June 2, 2011 12:33:00 PM
Longtime state Rep. Jeff Smith of Columbus switched to the Republican Party just before Wednesday''s qualifying deadline for legislative races, and he said he still plans to run for the open spot of Mississippi House speaker in January.
Smith, who earlier said he planned to run as an independent, said today that he decided to become Republican because the GOP recruited a friend of his, Jack Larmour of Caledonia, to run against him. Smith said he''s hoping to secure his re-election in the Aug. 2 party primary rather than waiting until the Nov. 8 general election.
Being independent "wasn''t going far enough," Smith said. But since he became a Republican, the response has been "amazing."
"I sort of hated to change parties, but I''ve been so conservative for so long," Smith said. "It''s not a big leap from being a super-conservative Democrat to being a Republican. I did have a stop-off for three weeks as an independent."
But Larmour, who owns a storage building business in his hometown, said he was "a little confused" by Smith''s party-switching and emphasized that he had been and would be conservative.
"I will be the same guy today and tomorrow as I was yesterday," he said.
When asked if his recent transition between parties might cost him votes, Smith pointed to his extensive conservative voting record.
Smith has served in the House for 20 years as a conservative Democrat and unsuccessfully challenged populist Democrat Billy McCoy of Rienzi for the speakership in January 2008 -- a nail-biter of a contest that McCoy won by a 62-60 vote.
McCoy announced last week that he won''t seek re-election to the Legislature, and his decision opened a race for the job of presiding officer of the 122-member body. Smith said last week that he''d run for re-election this year as an independent, and he even filed qualifying papers.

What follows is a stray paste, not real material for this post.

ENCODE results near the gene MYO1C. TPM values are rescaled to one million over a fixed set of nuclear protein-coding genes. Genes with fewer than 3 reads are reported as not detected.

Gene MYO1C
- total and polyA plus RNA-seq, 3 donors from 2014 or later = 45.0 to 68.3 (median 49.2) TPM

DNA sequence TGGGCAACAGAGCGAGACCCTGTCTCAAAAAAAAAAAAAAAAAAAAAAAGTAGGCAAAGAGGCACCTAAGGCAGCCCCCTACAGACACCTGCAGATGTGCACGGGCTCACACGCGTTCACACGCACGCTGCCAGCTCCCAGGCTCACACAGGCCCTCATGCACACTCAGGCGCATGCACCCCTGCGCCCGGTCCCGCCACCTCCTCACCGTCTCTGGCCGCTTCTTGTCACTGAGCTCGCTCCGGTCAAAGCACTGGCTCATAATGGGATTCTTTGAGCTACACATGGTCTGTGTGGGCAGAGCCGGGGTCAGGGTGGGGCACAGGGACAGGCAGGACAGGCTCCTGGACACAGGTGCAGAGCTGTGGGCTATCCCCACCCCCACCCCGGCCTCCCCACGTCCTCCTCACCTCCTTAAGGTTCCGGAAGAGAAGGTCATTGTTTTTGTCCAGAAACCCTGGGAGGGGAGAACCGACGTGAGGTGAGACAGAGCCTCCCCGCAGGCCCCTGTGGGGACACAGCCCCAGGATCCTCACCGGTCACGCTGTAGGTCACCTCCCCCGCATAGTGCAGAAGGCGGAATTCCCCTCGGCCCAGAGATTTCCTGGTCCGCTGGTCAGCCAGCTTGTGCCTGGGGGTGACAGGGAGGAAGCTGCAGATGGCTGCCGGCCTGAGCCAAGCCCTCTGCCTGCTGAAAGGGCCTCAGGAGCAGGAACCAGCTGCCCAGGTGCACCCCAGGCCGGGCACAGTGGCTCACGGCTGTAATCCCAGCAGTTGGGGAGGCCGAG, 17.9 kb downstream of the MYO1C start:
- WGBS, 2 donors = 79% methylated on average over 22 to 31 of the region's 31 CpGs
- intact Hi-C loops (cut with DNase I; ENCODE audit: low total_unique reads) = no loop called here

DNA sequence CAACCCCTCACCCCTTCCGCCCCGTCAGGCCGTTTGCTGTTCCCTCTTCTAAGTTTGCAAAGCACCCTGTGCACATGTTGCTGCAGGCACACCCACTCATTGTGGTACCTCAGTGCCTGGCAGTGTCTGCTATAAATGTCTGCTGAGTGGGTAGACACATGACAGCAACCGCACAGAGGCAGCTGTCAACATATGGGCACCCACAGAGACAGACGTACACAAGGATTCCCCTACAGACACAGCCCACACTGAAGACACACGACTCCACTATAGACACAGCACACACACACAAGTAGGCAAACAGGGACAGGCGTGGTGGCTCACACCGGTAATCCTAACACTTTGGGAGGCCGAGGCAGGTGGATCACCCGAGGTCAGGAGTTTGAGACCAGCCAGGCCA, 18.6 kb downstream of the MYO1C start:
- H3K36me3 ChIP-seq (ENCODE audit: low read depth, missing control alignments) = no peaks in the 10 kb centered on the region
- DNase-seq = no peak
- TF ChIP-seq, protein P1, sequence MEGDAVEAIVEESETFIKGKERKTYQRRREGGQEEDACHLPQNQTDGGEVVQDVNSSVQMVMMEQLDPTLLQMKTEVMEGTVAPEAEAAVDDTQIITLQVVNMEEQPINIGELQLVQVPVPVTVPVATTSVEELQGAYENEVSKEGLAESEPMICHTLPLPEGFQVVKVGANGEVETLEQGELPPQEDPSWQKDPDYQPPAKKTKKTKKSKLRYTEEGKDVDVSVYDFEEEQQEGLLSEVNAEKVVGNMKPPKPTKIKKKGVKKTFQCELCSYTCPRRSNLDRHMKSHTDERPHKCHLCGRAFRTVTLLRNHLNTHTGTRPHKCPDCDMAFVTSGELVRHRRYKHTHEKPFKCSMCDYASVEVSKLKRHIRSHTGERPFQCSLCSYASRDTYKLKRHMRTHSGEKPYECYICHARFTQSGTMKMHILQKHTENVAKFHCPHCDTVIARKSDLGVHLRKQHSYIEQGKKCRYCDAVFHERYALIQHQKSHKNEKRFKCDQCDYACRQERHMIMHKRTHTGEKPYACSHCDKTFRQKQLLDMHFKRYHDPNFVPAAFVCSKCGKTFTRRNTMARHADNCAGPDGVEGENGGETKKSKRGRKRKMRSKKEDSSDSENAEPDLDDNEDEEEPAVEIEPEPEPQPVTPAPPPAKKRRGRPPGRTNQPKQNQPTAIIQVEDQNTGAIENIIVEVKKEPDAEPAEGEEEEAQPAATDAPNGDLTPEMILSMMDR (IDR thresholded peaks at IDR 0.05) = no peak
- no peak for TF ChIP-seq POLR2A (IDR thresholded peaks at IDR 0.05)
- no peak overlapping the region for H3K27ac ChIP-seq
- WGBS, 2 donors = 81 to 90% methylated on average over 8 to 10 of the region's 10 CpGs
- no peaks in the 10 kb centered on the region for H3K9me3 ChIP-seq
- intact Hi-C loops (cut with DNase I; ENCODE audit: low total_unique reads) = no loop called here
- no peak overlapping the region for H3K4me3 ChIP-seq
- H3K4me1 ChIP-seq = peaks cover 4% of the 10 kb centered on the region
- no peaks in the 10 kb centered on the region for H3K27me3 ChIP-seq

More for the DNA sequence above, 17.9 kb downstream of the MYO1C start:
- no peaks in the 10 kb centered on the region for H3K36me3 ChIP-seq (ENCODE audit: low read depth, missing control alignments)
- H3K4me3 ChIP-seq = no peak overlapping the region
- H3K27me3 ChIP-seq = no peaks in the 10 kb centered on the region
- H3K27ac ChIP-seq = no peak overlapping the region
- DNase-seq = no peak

If Smith is reelected, he''ll likely face several Republican opponents and Democrat Bobby Moak of Bogue Chitto, who''s unopposed for re-election in his own district.
Republican Sid Bondurant of Grenada, who faces a Democrat in his district, is also running for speaker. Others say they''re considering running for the top job in the House, which McCoy has held since January 2004.
Democrats now hold a 68-54 advantage over Republicans in the House, but it''s unclear whether the partisan balance will hold.
Since 2008, seven conservative Democrats -- including Smith -- have crossed the aisle.
In other local legislative races, only House District 36 Democrat Rep. David Gibbs of Clay County is being challenged. His opponent in the primaries is Jimmy Davidson.
Sens. Terry Brown, a Republican in District 17, and Bennie Turner, a Democrat in District 16, are unopposed in their elections, along with Republican Rep. Gary Chism, of District 37, and Democratic Reps. Tyrone Ellis, of District 38, and Esther Harrison, of District 41.
All legislative candidates are running for four-year terms that begin in January.
Nine of the 52 Senate seats are open this year -- eight of them because incumbents aren''t running and one because longtime Democratic Sen. Jack Gordon of Okolona died May 7.
Seventeen of the 122 House seats are open, all because incumbents chose not to seek re-election.
Sixteen Senate incumbents are unopposed, as are 48 House incumbents.
Two newcomers have a clear path to election. Republican Sean Tindall of Harrison County is the only person running in Senate District 49, a seat that''s open because longtime Republican Sen. Billy Hewes of Gulfport is running for lieutenant governor. Republican John Thomas "Trey" Lamar III of Tate County is the only person running in House District 8, where Republican Rep. Larry Baker chose not to seek re-election.
Some other highlights of the 2011 legislative races:
Mettetal was elected to the Senate as a Democrat in 1999, 2003 and 2007. Mettetal struggled in the 2007 Democratic primary, defeating challenger Mona Pittman of Batesville by only 88 votes. Mettetal switched to the Republican Party in January 2008, shortly after starting the current four-year term.
Mettetal is now running for a House seat that''s open because Democrat Warner McBride is not seeking re-election. One other Republican and two Democrats also are running for the House District 10 seat that McBride has held since January 1992. Four Democrats and one Republican are running for the Senate District 10 seat now held by Mettetal.
Baria has served one term in the Senate. He''s running for a House seat that''s open because Democrat J.P. Compretta is not seeking re-election. Compretta served in the House 1976-84 and continuously since 1988, and he has been House speaker pro tempore -- the chamber''s second-in-command -- the past two terms. Baria and one Republican, Dorothy Wilcox of Hancock County, are running for the House District 122 seat Compretta is leaving. Two Democrats and four Republicans are running for the Senate District 46 seat now held by Baria.
stirthestupid commented at 7/13/2011 11:05:00 AM:
Jeff, I just would like to apologize for the rude approach used at a recent meeting by someone who abused their position. Thank you for all you do.
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